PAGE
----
Toshiba Corp. is considering having Westinghouse Electric Co. file for bankruptcy under Chapter 11 of the U.S. Bankruptcy Code, among other options, as the U.S. company under Toshiba’s umbrella may accumulate further losses in its nuclear power plant business, The Yomiuri Shimbun newspaper learned Friday.
The huge losses Toshiba is facing are attributed to Westinghouse. Toshiba is considering the option of Chapter 11, which is equivalent to Japan’s Civil Rehabilitation Law, as Westinghouse’s nuclear power plant construction projects will possibly cause more Queenbet losses, according to sources involved in the matter.
Toshiba, currently in the process of financial restructuring, likely aims to use such a measure to eliminate this kind of future risk.
However, Toshiba is closely examining the possible impact of utilizing the U.S. code. Some within the company have called for caution on this scenario, the sources said.
Westinghouse is undertaking the construction of a total of eight nuclear reactors in the United States and China. If the construction work for these reactors remains behind schedule, the company may continue to suffer losses.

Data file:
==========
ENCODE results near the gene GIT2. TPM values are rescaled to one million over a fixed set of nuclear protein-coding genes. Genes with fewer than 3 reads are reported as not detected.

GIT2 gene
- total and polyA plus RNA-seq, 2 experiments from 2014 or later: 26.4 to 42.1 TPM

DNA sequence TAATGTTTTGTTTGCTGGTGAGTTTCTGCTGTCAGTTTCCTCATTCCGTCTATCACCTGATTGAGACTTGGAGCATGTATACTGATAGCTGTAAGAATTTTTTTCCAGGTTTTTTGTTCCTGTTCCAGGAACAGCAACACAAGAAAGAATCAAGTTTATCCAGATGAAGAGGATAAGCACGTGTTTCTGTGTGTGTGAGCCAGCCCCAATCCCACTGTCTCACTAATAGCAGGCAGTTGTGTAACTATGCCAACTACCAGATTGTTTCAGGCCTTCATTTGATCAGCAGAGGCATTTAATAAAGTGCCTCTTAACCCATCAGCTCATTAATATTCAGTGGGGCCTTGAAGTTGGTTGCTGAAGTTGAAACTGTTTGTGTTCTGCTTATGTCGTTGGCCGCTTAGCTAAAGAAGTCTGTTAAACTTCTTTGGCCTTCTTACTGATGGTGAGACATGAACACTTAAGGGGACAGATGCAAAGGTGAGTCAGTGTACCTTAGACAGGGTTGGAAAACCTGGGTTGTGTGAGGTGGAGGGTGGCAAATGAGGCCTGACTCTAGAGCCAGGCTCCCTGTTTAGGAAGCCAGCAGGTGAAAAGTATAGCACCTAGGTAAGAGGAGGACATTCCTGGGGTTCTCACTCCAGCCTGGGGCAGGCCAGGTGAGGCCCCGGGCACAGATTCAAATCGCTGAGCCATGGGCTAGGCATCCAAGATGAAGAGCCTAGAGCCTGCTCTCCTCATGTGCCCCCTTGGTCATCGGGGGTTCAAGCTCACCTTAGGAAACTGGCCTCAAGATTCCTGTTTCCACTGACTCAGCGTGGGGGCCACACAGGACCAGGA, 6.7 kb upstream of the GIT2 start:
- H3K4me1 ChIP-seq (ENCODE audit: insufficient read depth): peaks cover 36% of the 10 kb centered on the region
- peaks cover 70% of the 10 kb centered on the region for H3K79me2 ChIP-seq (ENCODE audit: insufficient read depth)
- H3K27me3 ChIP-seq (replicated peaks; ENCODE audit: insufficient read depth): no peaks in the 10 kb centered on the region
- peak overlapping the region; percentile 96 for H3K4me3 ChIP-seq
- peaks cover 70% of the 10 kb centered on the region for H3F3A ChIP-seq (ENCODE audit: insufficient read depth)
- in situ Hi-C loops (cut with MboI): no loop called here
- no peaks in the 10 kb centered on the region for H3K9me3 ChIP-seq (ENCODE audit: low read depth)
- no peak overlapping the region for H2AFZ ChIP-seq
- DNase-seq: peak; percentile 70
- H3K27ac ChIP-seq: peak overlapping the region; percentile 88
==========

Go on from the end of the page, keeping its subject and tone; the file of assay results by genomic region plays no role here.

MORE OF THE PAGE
However, if Westinghouse withdraws from the current projects after filing for Chapter 11 bankruptcy, Toshiba will possibly have to take responsibility as the parent company by paying a huge amount of compensation, the sources said.
Toshiba Corp.’s chairman resigned this month after the company logged such massive losses in its nuclear business that it must sell its lucrative computer-chip business to avoid going belly-up.
The company projected a 712.5 billion yen ($6.3 billion) loss for its nuclear business related to the acquisition of CB&I Stone & Webster by its U.S. nuclear unit Westinghouse. The company also said it will not take on new projects to construct nuclear plants.
Charlotte is home to some of the Toshiba’s nuclear-related businesses. In 2015, Toshiba formed a new company called Toshiba America Energy Systems Corp., headquartered in Charlotte and led by CEO Ali Azad, that combined parts of three existing units, including a Westinghouse Electric Co. nuclear power business.
The Associated Press and the Observer contributed
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